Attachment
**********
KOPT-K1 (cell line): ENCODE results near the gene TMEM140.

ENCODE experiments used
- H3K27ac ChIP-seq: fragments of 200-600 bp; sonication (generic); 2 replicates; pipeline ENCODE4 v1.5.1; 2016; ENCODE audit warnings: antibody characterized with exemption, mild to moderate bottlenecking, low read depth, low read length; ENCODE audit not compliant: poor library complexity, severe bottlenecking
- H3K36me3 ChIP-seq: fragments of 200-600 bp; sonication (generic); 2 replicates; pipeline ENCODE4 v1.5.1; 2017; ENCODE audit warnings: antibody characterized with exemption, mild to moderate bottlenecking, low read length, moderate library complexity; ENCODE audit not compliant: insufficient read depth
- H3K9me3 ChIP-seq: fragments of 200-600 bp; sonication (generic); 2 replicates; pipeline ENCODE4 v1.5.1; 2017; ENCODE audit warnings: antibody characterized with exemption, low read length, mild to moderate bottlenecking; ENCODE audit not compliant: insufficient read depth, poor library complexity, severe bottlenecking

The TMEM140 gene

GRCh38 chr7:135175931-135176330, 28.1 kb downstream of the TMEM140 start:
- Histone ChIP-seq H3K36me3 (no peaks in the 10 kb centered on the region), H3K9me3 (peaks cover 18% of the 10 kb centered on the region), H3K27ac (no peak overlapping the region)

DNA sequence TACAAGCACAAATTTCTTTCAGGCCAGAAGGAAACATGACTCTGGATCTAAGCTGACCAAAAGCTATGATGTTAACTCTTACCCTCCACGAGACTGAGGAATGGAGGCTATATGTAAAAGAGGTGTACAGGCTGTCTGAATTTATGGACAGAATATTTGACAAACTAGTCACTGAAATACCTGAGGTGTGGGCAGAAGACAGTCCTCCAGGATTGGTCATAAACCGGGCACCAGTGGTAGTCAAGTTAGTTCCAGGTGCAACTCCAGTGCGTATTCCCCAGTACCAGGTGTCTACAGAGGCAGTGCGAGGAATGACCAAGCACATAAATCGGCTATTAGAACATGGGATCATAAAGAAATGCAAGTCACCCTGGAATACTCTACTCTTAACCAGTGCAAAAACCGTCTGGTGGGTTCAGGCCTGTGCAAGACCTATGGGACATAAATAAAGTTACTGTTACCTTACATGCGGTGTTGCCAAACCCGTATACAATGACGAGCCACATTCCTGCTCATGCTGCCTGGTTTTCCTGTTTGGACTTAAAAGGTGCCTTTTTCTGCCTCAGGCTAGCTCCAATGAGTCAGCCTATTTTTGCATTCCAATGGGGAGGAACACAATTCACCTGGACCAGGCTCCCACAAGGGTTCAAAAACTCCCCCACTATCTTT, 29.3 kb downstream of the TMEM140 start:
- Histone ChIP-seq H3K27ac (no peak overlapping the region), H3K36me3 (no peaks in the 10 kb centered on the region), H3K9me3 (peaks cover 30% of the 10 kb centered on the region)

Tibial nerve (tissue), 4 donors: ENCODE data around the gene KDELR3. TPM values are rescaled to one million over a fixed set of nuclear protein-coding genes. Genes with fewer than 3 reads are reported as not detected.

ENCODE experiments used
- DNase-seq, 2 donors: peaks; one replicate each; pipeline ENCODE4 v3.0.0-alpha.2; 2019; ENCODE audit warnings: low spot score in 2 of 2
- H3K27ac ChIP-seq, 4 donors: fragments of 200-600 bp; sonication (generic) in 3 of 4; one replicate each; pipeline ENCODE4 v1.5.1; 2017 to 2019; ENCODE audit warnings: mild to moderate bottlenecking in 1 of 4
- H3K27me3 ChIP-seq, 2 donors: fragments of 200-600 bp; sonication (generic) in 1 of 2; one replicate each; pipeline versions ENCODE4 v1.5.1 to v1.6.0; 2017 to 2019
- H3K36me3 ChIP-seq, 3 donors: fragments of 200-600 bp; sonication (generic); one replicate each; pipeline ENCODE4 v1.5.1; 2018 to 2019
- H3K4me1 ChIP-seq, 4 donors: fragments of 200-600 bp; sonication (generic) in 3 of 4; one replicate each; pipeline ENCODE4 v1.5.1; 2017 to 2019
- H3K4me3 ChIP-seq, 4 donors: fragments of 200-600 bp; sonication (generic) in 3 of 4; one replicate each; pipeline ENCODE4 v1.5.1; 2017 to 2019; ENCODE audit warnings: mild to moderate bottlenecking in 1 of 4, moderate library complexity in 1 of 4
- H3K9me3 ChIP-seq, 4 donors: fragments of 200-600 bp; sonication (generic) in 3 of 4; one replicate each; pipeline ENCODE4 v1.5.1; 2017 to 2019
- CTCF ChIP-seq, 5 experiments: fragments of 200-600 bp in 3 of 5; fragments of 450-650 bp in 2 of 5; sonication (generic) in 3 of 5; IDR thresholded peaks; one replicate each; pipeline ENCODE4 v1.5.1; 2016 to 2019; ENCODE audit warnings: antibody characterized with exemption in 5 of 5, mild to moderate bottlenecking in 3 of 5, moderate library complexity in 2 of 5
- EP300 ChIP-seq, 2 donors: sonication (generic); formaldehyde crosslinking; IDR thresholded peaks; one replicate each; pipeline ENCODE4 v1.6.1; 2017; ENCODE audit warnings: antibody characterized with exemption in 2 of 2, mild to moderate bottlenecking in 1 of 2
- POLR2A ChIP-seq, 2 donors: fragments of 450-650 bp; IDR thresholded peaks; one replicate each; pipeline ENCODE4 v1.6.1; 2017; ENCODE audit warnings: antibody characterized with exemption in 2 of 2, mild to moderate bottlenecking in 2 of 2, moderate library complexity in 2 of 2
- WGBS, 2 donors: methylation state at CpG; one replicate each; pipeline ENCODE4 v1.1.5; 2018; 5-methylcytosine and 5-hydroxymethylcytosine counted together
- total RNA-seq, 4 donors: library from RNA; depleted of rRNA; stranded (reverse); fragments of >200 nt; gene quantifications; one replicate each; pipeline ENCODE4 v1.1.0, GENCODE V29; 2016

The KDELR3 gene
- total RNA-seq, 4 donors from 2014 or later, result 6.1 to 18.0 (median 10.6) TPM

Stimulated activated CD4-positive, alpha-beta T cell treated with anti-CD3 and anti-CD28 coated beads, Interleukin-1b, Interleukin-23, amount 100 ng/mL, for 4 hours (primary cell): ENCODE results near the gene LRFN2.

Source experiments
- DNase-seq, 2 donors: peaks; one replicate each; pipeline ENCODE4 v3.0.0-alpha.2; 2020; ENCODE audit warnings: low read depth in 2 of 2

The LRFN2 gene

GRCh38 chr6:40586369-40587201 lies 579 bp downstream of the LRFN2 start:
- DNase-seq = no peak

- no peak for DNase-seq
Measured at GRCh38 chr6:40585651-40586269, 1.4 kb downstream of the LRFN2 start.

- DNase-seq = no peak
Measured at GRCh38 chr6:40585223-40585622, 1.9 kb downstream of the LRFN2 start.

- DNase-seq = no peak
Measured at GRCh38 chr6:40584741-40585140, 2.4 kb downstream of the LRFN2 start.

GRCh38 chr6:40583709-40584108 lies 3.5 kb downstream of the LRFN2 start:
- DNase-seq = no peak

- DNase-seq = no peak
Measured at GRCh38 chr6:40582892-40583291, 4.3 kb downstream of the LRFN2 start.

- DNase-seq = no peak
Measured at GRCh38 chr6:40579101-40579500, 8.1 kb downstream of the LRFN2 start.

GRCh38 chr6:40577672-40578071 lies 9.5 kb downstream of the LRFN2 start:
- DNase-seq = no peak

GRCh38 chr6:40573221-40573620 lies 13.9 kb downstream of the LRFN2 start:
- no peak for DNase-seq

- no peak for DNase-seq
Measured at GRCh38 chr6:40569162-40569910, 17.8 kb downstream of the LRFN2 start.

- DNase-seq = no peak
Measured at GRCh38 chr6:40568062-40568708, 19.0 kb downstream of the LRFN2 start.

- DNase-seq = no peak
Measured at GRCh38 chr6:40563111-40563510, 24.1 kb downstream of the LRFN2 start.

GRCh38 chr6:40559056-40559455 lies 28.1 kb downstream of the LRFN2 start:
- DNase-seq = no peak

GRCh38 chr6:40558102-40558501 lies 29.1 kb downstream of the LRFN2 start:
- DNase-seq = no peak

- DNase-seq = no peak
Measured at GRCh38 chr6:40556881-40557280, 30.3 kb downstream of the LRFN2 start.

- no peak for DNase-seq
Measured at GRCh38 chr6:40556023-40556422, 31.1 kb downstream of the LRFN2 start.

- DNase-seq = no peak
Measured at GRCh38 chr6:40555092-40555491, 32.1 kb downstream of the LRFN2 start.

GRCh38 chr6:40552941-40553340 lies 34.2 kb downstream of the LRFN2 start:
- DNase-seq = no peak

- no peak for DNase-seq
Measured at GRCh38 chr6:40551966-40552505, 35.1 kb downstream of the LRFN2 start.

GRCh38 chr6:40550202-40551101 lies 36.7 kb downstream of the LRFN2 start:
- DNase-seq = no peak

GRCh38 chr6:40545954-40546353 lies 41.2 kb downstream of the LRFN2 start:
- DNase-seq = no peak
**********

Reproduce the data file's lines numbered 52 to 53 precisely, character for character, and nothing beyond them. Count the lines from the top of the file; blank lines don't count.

Measured at GRCh38 chr6:40568062-40568708, 19.0 kb downstream of the LRFN2 start.

- DNase-seq = no peak